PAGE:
Reading this book, Feynman’s voice rings with sonorous relateability - you can imagine him pacing in front of a lecture hall and expanding upon the emptiness of atoms.
There’s something oratory in the writing, yet, friendly. It’s unlike most physics reading experiences in this way, and you can see why Feynman was such a star of his time, and an eternal star ever after his passing. He could be talking about tides and gravity while sitting and having a beer with you, or in front of 100 sophomores. This is Feynman’s accessible charm - he’s telling you great secrets, publicly.
Feynman’s compelling physics lessons always arrive with a dash of scale and analogy - an atom is the size of a room, the nucleus is the size of a speck of dust in the room, and the electrons are all around the room or the walls of the room itself.
Reading Feynman after reading everything Sagan does feel like reading a prequel. Reading Feynman after Neil DeGrasse Tyson feels even more so. If born in 1960 or 1970, Feynman would have been a charismatic leader with his own TV Show, someone would have noticed and said “Wow this guy is amazing” and put him on air.
The introduction to this edition of Six Easy Pieces states that Feynman probably failed to reach students with giving these lectures, and that in his own self assessment, his teaching efforts were mostly a failure - but I don’t exactly see how he could have failed. Maybe 90 of 100 undergrads in 1989 weren’t ready, or they weren’t reachable. People say that kids these days are dense, but it’s hard to imagine someone who couldn’t be compelled by Feynman. Maybe there’s something I’m missing.
Perhaps the whole world loved him, but they just couldn’t react in the moment with Richard Feynman. They watched him careening by like a meteor, but they couldn’t get swept up in his magnitude. They couldn’t be amazed at an atom’s nucleus or the unknowability of most of physics. This is the only thing I can surmise as to why he thought he failed. I feel like I am trying to comfort an A+ student who is judging herself too hard.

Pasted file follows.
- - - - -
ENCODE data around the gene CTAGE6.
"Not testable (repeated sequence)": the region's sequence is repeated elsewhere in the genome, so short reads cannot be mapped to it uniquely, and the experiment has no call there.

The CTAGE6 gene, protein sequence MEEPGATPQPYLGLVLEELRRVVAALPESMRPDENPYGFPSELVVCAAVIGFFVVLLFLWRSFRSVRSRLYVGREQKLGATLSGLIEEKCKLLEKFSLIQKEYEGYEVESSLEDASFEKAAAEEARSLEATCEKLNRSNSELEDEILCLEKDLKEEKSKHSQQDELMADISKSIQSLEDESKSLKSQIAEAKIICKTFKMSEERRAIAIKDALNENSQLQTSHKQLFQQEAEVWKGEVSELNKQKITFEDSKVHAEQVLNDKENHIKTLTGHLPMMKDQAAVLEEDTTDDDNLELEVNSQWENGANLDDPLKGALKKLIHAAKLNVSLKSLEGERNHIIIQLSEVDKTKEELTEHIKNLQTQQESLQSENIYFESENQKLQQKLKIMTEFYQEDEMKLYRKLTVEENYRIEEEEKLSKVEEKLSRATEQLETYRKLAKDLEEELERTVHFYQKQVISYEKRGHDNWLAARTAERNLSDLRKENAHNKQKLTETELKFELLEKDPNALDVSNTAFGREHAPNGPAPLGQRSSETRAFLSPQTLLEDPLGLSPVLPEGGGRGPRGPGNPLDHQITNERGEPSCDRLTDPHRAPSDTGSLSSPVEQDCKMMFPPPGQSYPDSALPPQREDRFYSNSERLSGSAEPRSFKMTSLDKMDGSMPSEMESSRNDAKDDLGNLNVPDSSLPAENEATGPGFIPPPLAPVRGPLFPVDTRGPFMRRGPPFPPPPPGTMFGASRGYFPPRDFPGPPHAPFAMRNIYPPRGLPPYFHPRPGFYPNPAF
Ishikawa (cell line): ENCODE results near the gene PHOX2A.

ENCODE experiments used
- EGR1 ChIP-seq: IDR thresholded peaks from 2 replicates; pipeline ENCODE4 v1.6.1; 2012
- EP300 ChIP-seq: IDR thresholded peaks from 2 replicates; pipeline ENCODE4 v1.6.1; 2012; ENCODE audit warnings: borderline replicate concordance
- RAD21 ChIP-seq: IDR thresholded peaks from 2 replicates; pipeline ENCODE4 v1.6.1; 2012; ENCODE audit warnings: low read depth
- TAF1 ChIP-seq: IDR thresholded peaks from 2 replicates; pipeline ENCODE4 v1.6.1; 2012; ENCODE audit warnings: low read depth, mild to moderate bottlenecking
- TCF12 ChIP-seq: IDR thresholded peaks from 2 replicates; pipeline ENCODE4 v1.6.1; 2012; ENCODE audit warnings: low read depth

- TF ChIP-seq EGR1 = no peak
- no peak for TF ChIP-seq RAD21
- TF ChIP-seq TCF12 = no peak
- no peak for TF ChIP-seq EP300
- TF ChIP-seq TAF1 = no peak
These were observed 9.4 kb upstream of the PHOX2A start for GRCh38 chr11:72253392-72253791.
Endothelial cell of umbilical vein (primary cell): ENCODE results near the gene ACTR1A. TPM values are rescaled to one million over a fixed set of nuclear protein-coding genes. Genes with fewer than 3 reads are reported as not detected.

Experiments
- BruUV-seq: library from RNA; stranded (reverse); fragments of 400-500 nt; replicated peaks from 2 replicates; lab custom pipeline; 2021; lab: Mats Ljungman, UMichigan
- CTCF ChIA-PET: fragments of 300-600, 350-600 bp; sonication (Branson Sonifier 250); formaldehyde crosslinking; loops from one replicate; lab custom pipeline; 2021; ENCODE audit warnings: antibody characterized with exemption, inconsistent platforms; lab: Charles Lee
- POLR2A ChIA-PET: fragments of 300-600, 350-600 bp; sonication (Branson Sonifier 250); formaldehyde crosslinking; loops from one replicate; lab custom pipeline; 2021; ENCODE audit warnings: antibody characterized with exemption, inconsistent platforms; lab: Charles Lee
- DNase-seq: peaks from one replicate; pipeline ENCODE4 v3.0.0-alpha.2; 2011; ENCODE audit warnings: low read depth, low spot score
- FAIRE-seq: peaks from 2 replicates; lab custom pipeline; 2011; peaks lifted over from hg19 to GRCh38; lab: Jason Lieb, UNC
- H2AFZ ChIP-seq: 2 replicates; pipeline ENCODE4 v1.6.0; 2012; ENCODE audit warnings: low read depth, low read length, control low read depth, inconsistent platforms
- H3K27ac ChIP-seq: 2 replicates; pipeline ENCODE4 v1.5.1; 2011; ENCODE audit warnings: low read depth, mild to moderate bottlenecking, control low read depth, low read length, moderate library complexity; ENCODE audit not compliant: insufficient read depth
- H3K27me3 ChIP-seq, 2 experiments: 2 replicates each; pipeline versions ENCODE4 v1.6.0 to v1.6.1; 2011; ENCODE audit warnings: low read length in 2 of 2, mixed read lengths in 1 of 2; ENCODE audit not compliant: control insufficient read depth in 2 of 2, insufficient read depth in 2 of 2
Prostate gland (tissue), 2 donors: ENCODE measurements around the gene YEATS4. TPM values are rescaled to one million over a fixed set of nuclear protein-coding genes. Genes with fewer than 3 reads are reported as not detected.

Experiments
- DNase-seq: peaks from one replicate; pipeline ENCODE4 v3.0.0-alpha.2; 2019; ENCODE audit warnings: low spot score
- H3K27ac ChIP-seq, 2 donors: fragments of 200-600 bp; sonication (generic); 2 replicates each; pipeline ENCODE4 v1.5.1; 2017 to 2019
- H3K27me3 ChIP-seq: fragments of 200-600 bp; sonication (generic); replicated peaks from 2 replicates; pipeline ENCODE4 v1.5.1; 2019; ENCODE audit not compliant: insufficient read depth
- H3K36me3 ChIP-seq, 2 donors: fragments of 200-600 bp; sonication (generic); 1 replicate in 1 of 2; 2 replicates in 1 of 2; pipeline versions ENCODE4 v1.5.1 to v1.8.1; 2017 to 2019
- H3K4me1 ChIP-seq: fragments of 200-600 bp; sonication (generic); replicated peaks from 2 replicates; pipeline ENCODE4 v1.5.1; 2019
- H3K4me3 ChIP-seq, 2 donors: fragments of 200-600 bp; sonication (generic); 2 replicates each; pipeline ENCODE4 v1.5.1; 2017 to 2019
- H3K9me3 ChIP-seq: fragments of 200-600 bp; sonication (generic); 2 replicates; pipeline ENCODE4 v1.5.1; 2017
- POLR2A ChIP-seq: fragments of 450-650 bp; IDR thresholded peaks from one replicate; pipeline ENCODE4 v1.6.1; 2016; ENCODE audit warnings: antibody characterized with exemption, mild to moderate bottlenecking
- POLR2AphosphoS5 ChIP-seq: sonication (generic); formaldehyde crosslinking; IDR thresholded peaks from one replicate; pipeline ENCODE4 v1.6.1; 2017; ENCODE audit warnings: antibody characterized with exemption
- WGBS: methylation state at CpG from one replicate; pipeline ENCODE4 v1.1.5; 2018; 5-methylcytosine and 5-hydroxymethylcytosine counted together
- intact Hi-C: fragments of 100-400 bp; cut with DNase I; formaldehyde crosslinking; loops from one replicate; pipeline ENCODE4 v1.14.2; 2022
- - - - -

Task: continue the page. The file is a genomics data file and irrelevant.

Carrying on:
Midway through the book there is this stunning footnote:
“For far more marvelous is the truth than any artists of the past imagined! Why do the poets of the present not speak of it? What men are poets who can speak of Jupiter if he were like a man, but if he is an immense spinning sphere of methane and ammonia must be silent?”
He’s right, the truths of physics are so wild, so outrageous, that the romance of reality is dramatically beyond tales of Chronos and Zeus. Feynman in this book is an entertainer - It’s Carl Sagan slicing a pie in Technicolor, it’s Neil Degrasse Tyson walking across a galaxy for millions of viewers on Netflix. All three physics superstars are like artists in this way, in that they take in outrageously abstract concepts and bring them to earth while at the same time admitting that we barely understand them.
Abstract ideas, even unknowable abstract ideas are communicable, but it takes an absolute master to take us there. 90% of us still may not get it.
Complex ideas can be communicated in a simple way
Even the smartest can still fail at understanding
The physical truth of the world is far more romantic and outrageous than fiction